October is Domestic Violence Awareness Month. If you’ve never taken the time to educate yourself regarding domestic violence, now is a great time to start. With the stark reality that one in four women will experience domestic violence in her lifetime, it is critical that our communities, including our faith communities, have the insight and resources needed to recognize and help survivors. Domestic violence has affected or will affect someone you love, you just may not know it.
The topic may cause many people to picture black eyes and bruises, but domestic abuse, or intimate partner violence, can be represented by any pattern of behavior designed to gain power and control over another person within an intimate relationship.
It is behavior that elicits fear in order to manipulate.
These behaviors may by in the form of verbal abuse, emotional/psychological abuse, physical or sexual abuse, or any combination thereof. It could also include economic abuse or the use of digital media (social media accounts, constant texting, GPS tracking, etc.) to monitor, or otherwise control another’s actions. Domestic violence does not just happen to a select group of people. It cuts across every socioeconomic class, race, religion, age, and even gender.
Although the red flags can vary, warning signs continue a theme of power and control. Isolation is often used to cut off support and keep an individual trapped in a place of dependency. Constant criticisms, put downs, or shaming may be used to wear down a person’s sense of self. If a partner controls where you go, who you see or talk to, or uses frequent threats (towards you, your belongings, or those you care about), these are all clear signs of domestic violence. A specific red flag within faith communities is the twisting of Scripture in order to justify abusive behaviors.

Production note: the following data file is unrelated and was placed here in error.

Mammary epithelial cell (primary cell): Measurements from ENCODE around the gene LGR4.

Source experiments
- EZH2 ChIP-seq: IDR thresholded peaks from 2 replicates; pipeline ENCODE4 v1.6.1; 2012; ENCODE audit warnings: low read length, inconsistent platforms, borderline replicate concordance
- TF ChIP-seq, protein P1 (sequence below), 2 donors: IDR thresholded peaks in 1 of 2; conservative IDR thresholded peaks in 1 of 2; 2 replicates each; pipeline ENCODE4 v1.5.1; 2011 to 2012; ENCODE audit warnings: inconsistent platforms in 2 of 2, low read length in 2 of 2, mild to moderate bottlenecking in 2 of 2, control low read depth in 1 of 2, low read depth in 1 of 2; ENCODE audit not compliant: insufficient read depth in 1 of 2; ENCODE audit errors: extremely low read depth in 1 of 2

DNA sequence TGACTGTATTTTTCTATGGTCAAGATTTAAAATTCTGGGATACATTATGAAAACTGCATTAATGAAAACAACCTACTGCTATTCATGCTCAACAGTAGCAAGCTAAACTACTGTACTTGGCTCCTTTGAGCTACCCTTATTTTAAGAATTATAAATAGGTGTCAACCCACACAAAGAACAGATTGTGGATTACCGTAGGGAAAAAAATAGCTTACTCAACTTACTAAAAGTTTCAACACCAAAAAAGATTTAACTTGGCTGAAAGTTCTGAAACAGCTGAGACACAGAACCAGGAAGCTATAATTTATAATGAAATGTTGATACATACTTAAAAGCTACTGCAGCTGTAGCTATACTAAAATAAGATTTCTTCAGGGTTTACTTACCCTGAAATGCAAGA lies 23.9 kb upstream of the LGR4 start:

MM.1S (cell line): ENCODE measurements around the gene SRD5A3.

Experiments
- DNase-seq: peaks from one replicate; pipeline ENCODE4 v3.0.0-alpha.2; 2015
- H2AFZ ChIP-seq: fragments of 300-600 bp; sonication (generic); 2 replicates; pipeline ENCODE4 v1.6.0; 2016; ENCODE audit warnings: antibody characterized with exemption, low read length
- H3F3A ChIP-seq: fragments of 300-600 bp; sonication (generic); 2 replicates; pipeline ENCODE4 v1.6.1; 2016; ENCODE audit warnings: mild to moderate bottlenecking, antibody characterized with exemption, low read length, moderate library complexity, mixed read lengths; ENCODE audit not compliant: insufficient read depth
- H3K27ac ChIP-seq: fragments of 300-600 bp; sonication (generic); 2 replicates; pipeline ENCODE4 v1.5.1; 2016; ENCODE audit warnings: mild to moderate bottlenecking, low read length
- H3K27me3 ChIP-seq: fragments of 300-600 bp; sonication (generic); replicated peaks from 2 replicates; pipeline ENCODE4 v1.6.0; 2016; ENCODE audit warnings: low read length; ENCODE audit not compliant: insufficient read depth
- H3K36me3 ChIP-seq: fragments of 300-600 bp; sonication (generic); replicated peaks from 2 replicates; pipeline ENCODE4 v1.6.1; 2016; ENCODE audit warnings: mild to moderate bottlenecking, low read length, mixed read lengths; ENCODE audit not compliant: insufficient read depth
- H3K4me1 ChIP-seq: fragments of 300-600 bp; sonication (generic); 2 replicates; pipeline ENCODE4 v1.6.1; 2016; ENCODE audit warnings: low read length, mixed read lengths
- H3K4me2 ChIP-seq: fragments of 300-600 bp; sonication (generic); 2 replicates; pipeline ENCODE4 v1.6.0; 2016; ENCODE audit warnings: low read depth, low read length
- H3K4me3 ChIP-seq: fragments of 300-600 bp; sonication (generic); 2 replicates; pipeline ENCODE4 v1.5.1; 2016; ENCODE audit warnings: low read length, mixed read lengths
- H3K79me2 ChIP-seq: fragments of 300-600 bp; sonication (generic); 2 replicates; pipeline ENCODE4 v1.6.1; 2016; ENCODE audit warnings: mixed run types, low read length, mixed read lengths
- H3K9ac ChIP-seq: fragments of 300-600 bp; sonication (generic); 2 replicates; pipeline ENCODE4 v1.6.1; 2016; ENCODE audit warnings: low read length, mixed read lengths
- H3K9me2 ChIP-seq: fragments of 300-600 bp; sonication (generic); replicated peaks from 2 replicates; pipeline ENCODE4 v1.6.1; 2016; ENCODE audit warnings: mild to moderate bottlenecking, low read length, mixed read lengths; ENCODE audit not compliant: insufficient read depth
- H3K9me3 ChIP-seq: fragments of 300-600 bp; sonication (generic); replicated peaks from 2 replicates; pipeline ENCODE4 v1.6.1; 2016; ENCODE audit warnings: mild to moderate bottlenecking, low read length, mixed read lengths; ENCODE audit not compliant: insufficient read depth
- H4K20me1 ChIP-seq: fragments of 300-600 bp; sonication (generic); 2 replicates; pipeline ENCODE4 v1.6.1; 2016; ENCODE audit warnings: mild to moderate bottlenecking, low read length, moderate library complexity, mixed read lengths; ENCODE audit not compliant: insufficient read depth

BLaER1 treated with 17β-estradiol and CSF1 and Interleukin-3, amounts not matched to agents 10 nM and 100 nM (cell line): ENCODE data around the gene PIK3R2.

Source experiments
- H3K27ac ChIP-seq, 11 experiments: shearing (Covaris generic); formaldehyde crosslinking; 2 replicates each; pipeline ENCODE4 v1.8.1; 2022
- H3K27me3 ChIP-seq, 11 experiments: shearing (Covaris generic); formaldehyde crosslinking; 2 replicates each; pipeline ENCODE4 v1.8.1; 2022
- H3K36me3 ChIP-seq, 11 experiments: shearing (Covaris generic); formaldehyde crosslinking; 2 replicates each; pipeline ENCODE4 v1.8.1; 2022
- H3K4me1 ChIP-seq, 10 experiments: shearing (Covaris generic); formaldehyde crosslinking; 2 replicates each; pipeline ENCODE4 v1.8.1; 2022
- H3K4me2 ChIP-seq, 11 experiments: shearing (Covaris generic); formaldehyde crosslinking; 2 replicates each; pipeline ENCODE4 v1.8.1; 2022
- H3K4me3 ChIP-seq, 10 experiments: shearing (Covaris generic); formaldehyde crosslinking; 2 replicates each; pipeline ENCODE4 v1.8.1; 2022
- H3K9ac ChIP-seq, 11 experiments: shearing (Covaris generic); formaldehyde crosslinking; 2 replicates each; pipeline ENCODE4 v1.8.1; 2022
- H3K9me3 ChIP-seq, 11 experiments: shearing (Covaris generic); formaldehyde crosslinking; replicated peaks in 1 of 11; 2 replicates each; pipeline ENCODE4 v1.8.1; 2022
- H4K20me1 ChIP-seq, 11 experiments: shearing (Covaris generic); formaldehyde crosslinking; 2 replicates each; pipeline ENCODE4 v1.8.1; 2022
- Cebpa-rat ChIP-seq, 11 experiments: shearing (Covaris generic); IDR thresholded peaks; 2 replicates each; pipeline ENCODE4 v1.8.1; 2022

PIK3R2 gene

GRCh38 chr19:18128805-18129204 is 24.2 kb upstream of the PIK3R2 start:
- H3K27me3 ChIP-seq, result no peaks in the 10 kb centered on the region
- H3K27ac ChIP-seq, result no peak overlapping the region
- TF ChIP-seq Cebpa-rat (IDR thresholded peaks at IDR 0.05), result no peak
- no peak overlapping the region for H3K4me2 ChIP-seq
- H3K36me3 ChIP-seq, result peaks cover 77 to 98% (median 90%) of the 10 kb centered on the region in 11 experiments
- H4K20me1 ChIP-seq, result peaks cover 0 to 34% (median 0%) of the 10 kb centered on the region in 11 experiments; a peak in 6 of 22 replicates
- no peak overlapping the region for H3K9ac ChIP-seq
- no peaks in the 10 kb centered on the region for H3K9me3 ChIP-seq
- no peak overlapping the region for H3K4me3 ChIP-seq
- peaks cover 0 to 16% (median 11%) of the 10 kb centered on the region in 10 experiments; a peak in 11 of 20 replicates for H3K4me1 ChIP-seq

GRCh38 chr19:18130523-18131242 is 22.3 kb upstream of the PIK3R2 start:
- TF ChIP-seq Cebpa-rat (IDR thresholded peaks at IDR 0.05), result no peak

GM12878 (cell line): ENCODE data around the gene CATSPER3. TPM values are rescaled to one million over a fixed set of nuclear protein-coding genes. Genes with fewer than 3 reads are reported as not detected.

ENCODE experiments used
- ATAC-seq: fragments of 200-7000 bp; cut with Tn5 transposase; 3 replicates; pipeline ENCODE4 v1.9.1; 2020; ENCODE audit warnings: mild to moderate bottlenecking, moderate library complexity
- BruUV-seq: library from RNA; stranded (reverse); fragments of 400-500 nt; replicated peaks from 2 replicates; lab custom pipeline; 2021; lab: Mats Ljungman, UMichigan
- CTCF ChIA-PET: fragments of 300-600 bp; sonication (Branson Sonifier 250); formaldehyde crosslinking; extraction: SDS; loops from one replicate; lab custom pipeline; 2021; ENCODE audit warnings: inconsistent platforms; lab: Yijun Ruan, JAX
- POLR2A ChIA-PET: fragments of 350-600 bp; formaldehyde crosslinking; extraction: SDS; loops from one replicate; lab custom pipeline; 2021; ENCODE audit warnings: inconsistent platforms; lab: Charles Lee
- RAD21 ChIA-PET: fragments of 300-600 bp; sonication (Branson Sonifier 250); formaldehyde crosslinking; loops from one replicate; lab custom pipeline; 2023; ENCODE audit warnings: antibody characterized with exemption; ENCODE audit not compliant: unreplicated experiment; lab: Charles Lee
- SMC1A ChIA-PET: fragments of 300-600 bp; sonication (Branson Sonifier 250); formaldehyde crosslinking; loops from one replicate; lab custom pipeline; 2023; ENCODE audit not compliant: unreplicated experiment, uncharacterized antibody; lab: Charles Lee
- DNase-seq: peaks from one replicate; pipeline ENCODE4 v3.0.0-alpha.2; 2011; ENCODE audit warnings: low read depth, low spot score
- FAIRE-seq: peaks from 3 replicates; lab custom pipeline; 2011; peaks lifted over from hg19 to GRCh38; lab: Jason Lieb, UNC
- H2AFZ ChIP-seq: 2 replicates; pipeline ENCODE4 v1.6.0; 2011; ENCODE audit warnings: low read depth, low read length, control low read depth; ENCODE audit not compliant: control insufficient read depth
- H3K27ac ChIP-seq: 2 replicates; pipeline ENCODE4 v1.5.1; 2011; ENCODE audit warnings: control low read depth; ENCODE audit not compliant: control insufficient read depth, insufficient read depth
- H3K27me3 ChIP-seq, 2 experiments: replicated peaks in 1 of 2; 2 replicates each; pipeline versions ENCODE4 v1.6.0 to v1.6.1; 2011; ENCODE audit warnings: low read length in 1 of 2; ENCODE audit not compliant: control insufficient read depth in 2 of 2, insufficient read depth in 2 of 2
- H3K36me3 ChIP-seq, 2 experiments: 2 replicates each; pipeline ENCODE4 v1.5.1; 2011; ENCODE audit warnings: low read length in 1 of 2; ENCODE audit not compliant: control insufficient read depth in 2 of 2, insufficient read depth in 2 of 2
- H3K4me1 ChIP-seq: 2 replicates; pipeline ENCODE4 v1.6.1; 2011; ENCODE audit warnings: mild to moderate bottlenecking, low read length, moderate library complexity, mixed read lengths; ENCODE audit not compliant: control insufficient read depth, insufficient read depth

Domestic violence is often marked by a progressive escalation in severity and can be cyclical in nature, repeatedly moving through stages of tension, followed by explosions or a “honeymoon” season in which caring gestures are used to maintain control. It can be incredibly confusing to be in a relationship in which the person you love is also someone you fear. The feeling of constantly failing, or walking on eggshells, is familiar to many in abusive relationships.
If you are concerned that you or someone you care about is experiencing domestic violence, help is available. Resources like the National Domestic Violence Hotline (www.thehotline.org) have trained staff available 24/7 to offer support, answer questions, and assist in safety planning. In the Brazos Valley, Twin City Mission (www.twincitymission.org/domestic-violence-services) has services available to help victims of domestic and dating violence at no cost, including: safety planning, counseling, legal support and shelter.
In the first message Jesus gave publically, he read from Isaiah 61. He acknowledged that he came to fulfill the prophecy of the one sent to “bring liberty to the captive…freedom to the one oppressed.” His followers share in this calling. We each have a role to play in seeing the cycles of abuse broken and healing come to those affected.
I encourage you to start by teaching your children, especially your teens, both male and female, what healthy relational dynamics look like. Help them recognize warning signs of control in dating relationships and make sure they know how and when to reach out for help, even if it’s not from you. Websites like www.loveisrespect.org and www.breakthecycle.org are great places to learn more.
You can also donate your time or resources to your local domestic violence shelter. Simple gestures such as gifting school supplies, or Christmas presents to families living in shelter can move mountains in terms of someone feeling seen and cared for. Think about how your specific career or skill set may be used to benefit someone who is creating a new life. Can you help teach budgeting skills? Could you help tutor or mentor kids? Reach out to your local shelter to find out what opportunities are available.
If you are concerned for someone you know, continue to offer support. Let them know that you care, that you’re worried, and that you are there to help. Your job is not to be a hero or a rescuer. Your job is to be a great listener and to be patient. There are many dynamics that make change a difficult and sometimes dangerous process. Never underestimate the impact of a consistent voice of empowerment and encouragement.
Whether you are seeking help for yourself or someone you care about, the clinical staff at A&M Christian Counseling Center would love to come alongside you on your journey. Please call or email to set up an appointment for counseling or for additional resources.